kandi X-RAY | pdf-text-extract Summary
kandi X-RAY | pdf-text-extract Summary
Extract text from pdfs that contain searchable pdf text. The module is wrapper that calls the pdftotext command to perform the actual extraction.
Top functions reviewed by kandi - BETA
- Implements the contents of PDFExtract .
pdf-text-extract Key Features
pdf-text-extract Examples and Code Snippets
Trending Discussions on pdf-text-extract
Since the background would be far to complicated to explain, I am writing Pseudocode, I am only interested in the Python-Regex-Pattern, I hope one of you can help me
I have the folloing input text (lots of lines with
\n as line seperator condensed to '.'):
ANSWERAnswered 2021-Mar-07 at 13:35
The solution is deceptively simple - use the non-greedy operator
To begin with, the character class regex
 matches ANY character in it, so to match
b the regex is
[ab] and not
[a|b]. So the content part of your code should be
\S match all spaces and non-spaces respectively, so the period (
.) is irrelevant here.
So the final content part should look like this:
? operator after any normal frequency operator like
? tells the regex to match as few of the element/s as possible. With
*, you're using the default greedy version of zero-or-more, telling the regex to match as many as possible (which ends up matching even the first
Truck you want!)
So we add a non-greedy operator at the end, so the final regex looks like this:
I want to extract the text content of this PDF: https://www.welivesecurity.com/wp-content/uploads/2019/07/ESET_Okrum_and_Ketrican.pdf
Here is my code:...
ANSWERAnswered 2020-Jul-19 at 10:17
I don't think this is fixable, because the tool does nothing wrong. After investigation, the PDF writes out a real period, the instruction used is:
I'm trying to extract text information from a (digital) PDF by identifying content and location of each character and each word. For words,
pdftotext --bbox from xpdf / poppler works quite well, but I cannot find an easy way to extract character location.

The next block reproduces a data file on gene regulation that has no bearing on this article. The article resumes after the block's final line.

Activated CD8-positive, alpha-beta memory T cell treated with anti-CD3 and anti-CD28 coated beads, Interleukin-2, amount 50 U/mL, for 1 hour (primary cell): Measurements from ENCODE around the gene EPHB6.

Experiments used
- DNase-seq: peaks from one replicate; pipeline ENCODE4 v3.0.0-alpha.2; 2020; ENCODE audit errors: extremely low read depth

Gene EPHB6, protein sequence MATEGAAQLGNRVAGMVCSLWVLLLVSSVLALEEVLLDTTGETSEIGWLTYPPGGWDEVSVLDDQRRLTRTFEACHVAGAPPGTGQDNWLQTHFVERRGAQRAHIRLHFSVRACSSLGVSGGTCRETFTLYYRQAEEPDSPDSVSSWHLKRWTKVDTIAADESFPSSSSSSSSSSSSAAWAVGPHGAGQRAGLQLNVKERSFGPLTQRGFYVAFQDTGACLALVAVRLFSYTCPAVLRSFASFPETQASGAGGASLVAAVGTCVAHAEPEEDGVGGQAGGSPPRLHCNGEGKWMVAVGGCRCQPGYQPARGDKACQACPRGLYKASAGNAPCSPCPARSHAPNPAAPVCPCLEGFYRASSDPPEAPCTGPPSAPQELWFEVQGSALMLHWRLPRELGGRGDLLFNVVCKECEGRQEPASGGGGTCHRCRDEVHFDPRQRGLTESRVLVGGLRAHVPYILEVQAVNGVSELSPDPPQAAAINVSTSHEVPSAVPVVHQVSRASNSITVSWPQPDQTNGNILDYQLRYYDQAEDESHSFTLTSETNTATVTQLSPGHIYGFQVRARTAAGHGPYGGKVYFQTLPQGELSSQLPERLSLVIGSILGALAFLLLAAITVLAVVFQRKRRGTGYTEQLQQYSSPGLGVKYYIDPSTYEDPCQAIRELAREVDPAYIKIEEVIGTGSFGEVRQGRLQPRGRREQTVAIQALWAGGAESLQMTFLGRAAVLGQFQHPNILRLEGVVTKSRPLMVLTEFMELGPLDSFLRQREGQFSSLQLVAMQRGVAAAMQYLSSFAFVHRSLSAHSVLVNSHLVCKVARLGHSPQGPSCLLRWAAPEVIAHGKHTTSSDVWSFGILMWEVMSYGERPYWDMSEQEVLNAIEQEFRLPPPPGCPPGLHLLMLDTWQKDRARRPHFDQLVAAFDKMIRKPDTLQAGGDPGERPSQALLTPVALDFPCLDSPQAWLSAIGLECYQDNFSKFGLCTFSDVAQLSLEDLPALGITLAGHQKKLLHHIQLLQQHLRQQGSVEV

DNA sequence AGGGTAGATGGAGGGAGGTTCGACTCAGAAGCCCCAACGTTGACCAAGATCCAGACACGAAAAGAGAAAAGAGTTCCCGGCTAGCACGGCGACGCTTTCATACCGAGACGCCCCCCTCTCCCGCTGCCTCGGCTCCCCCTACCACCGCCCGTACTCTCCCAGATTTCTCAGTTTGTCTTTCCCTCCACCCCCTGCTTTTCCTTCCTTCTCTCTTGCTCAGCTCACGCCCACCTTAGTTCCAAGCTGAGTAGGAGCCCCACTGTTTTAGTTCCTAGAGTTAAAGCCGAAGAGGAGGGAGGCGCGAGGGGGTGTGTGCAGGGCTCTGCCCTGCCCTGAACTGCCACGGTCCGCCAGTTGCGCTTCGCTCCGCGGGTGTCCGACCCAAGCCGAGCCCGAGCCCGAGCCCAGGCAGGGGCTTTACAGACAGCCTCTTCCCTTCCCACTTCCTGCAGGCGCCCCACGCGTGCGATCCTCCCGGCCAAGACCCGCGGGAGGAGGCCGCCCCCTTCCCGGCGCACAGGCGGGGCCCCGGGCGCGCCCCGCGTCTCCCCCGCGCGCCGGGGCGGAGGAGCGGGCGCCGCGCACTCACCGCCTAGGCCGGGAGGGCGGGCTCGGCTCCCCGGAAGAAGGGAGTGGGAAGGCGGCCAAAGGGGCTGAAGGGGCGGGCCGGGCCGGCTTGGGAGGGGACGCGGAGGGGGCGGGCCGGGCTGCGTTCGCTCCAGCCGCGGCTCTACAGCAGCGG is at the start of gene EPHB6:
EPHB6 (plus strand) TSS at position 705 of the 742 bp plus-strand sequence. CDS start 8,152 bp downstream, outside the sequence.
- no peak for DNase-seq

What I've tried
The solution I currently have is to convert the pdf to svg (via
pdf2svg), and then parse the resulting svg to extract single character (= glyph) locations. In a third step, the resulting boxes are compared, each character is assigned to a word and hopefully the numbers match.
While the above works for most "basic" fonts, there are two (main) situations where this approach fails:
- In script fonts (or some extreme italic fonts), bounding boxes are way larger than their content; as a result, words overlap significantly, and it can well happen that a character is entirely contained in two words. In this case, the mapping fails, because once I translate to svg I have no information on what character is contained in which glyph.
- In many fonts multiple characters can be ligated, giving rise to a single glyph. In this case, the count of character boxes does not match the number of characters in the word, and matching each letter to a box is again problematic.
The second point (which is the main one for me) has a partial workaround by identifying the common ligatures and (if the counts don't match) splitting the corresponding bounding boxes into multiple pieces; but that cannot always work, because for example "ffi" is sometimes ligated to a single glyph, sometimes in two glyphs "ff" + "i", and sometimes in two glyphs "f" + "fi", depending on the font.
What I would hope
It is my understanding that pdf actually contain glyph information, and not words. If so, all the programs that extract text from pdf (like
pdftotext) must first extract and locate the various characters, and then maybe group them into words/lines; so I am a bit surprised that I could not find options to output location for each single character. Converting to svg essentially gives me that, but in that conversion all information about the content (i.e. the mapping glyph-to-character, or glyph-to-characters, if there was a ligature) is lost, because there is no font anymore. And redoing the effort of matching each glyph to a character by looking at the font again feels like rewriting a pdf parser...
I would therefore be very grateful for any idea of how to solve this. The top answer here suggests that this might be doable with TET, but it's a paying option, and replacing my whole infrastructure to handle just one limit case seems a big overkill......
ANSWERAnswered 2019-May-17 at 13:29
A PDF file doesn't necessarily specify the position of each character explicitly. Typically, it breaks a text into runs of characters (all using the same font, anything up to a line, I think) and then for each run, specifies the position of the bounding box that should contain the glyphs for those characters. So the exact position of each glyph will depend on metrics (mostly glyph-widths) of the font used to render it.
The Python package
pdfminer has a script
pdf2txt.py. Try invoking it with
-t xml. The docs just say
XML format. Provides the most information. But my notes indicate that it will apply the font-metrics and give you a
element for every single glyph, with font and bounding-box info.
There are various versions in various places (e.g. PyPI and github). If you need Python 3 support, look for
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